How Not to Create an HIE

Sometimes, the job of an analyst can be so frustrating.

A core part of the Chilmark Research charter is to educate healthcare stakeholders on critical trends in the marketplace that will lead to better, more successful adoption of IT and subsequently improve the health of the nation (if not the world).  There are a couple of things we have learned along the way:

1) Little if anything gets adopted at scale in the healthcare sector (and for that matter virtually any other market) if it does not provide value to the end user that exceeds risk. That risk could be privacy, it could be a productivity hit, it may be liability; plenty of risk in healthcare, both perceived and real to trip up an IT initiative.

2) Provider engagement is crucial but if we really want to improve the health of the nation while concurrently lowering total healthcare spend (or at least slowing its growth) consumers/patients must also be engaged.

With those two points in mind, I was sadden and to some extent shocked at the press release announcing the formation of the New Hampshire Health Information Organization (NH-HIO). As I read this PR all I could think of was OMG, are they serious, is this their vision? If that is a vision, the NH-HIO leadership is wearing a blindfold.

So what brought on such a visceral response? Going back to those two points above:

1) Pushing summaries, referrals and orders electronically is the most basic function of any HIE and any quasi-government HIE, of which the NH-HIO is one, that has stated this as their core function has struggled to survive without some form of continual government subsidy. This isn’t a vision, this is just the same old, same old – your grandpapa’s HIE and will likely meet the same fate as that of Carespark and a host of others. Such an HIE provides very little, if any value to providers. And don’t even get us started on talking about the Fed’s Direct which frankly will do what NH-HIO envisions and doesn’t even need any overhead infrastructure, just a provider directory.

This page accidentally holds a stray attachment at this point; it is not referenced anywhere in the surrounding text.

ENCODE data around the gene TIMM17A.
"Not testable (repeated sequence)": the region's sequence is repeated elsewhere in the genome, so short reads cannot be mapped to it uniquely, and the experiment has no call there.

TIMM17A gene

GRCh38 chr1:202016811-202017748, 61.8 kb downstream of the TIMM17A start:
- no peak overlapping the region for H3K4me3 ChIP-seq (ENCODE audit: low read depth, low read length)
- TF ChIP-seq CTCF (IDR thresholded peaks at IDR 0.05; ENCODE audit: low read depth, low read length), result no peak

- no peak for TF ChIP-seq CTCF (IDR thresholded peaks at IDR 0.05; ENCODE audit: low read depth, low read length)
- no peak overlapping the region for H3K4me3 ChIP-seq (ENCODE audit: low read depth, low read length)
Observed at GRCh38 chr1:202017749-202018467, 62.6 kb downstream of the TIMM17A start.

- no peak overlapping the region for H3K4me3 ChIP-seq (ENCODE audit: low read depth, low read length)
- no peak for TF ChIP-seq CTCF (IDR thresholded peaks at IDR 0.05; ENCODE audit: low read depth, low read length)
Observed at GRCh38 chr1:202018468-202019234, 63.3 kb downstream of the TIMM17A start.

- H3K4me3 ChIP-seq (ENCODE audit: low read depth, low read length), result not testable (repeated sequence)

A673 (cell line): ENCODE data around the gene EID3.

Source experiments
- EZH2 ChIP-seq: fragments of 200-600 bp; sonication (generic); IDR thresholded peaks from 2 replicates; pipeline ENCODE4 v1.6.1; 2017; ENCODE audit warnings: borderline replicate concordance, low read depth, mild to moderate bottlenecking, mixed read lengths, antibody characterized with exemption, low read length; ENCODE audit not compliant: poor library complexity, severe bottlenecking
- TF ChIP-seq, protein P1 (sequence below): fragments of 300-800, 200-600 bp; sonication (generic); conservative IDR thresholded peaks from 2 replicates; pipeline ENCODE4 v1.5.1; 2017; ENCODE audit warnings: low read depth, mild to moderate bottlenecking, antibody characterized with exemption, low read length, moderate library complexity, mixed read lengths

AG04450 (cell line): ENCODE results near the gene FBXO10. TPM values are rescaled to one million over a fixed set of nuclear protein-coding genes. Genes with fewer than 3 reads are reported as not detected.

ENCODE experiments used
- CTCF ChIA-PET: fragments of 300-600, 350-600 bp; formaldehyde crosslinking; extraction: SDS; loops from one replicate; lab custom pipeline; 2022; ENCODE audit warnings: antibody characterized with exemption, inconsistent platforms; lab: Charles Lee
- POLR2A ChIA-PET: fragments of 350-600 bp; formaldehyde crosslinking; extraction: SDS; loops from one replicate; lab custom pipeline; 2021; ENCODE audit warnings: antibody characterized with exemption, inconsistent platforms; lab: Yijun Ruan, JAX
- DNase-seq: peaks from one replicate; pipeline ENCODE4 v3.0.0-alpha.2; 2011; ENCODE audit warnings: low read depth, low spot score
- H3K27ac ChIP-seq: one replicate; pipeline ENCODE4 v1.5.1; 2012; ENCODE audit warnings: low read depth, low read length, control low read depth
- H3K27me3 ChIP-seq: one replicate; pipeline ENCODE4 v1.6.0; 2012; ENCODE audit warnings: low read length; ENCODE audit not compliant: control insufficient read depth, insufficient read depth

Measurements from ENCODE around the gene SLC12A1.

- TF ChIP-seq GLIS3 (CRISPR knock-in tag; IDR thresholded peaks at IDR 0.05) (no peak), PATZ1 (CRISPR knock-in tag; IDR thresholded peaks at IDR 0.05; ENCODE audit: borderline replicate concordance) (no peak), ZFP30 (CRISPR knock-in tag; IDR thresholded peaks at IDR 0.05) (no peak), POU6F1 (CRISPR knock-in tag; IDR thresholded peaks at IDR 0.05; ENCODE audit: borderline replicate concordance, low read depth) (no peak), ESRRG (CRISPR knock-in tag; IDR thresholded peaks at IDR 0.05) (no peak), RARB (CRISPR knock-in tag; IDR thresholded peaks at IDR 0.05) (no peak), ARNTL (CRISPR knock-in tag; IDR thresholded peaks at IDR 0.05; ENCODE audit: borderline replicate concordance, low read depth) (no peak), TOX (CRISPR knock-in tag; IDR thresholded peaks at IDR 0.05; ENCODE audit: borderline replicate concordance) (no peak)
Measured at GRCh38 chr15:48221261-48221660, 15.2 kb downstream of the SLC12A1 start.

2) Nowhere in this fairly long and verbose PR is there any mention of what the citizen of New Hampshire gets out of the NH-HIO. Will they have equal access to their records? Will they be cc’d when summaries are sent so those files can get dropped into their personal, self-controlled folders, be it on their hard drive, their cloud service email account or even HealthVault? Nothing, absolutely nothing is said in this PR that relates to the consumer/patient. Talk about lack of vision. Geez, he says as he slaps his palm against his forehead.

Just to be fair, New Hampshire is not alone in lacking vision. This scenario has played out before and will likely be seen again but in this time of enormous government investments being made to facilitate the delivery of healthcare services via IT to ultimately reign in healthcare spending, examples such as this are the exact opposite as they will not lower costs and are a colossal waste of precious tax payer dollars.

Please, someone stop this madness.

John Moore is an IT Analyst at Chilmark Research, where this post was first published.

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